cover image Years Best Fant & Hor 12

Years Best Fant & Hor 12

. St. Martin's Griffin, $17.95 (624pp) ISBN 978-0-312-20686-4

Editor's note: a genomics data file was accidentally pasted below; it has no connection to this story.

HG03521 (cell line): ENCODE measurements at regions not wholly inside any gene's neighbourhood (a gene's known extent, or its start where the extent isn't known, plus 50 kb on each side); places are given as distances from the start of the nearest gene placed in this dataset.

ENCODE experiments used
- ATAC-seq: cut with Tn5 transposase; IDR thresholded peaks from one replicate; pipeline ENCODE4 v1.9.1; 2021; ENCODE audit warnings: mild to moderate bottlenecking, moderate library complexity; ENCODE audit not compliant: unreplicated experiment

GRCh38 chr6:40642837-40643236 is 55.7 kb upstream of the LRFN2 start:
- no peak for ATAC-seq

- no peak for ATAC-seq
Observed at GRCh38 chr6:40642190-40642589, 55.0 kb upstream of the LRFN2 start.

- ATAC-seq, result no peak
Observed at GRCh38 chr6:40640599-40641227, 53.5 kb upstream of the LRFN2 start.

Twelve years of taking the pulse of literary horror and fantasy fiction haven't dulled Datlow and Windling's discrimination. The latest volume in their acclaimed series is a cornucopia of treats harvested from a wide assortment of trade and specialty press publications (including e-zines) issued in the U.S. and abroad. Though the editors split space evenly, Datlow's 11 solo horror picks run long, the better to accommodate their atmospherics and meticulously orchestrated chills. Peter Straub's ""Mr. Clubb and Mr. Cuff,"" an arch revenge thriller of Dickensian style and scope, is one of several stories that give old-fashioned horrors a contemporary twist. Modern terrors get their due in Dennis Etchison's ""Inside the Cackle Factory,"" a flicker of Hollywood noir, and John Kessel's brilliant ""Every Angel Is Terrifying,"" a sequel to Flannery O'Connor's ""A Good Man Is Hard to Find"" that stands on its own as a haunting meditation on failed redemption. Windling's 32 fantasy selections include eight poems and 24 stories that span a variety of story types: dark fantasy in Stephen King's unsettling dream tale ""That Feeling, You Can Only Say What It Is in French""; magic realism in Kurahashi Yumiko's man-to-animal fable ""The House of the Black Cat""; parable in Jorge Luis Borges's brief ""The Rose of Paracelsus."" Kelly Link, in her wry metafiction ""Travels with the Snow Queen,"" and A.S. Byatt, in her exquisite romance ""Cold,"" show the traditional fairy tale to be alive and well. In addition, three stories were chosen by both editors. Notwithstanding the very different paths horror and fantasy fiction have taken in recent years, this indispensable anthology proves that a well-told tale can enthrall readers regardless of genre preference. (July)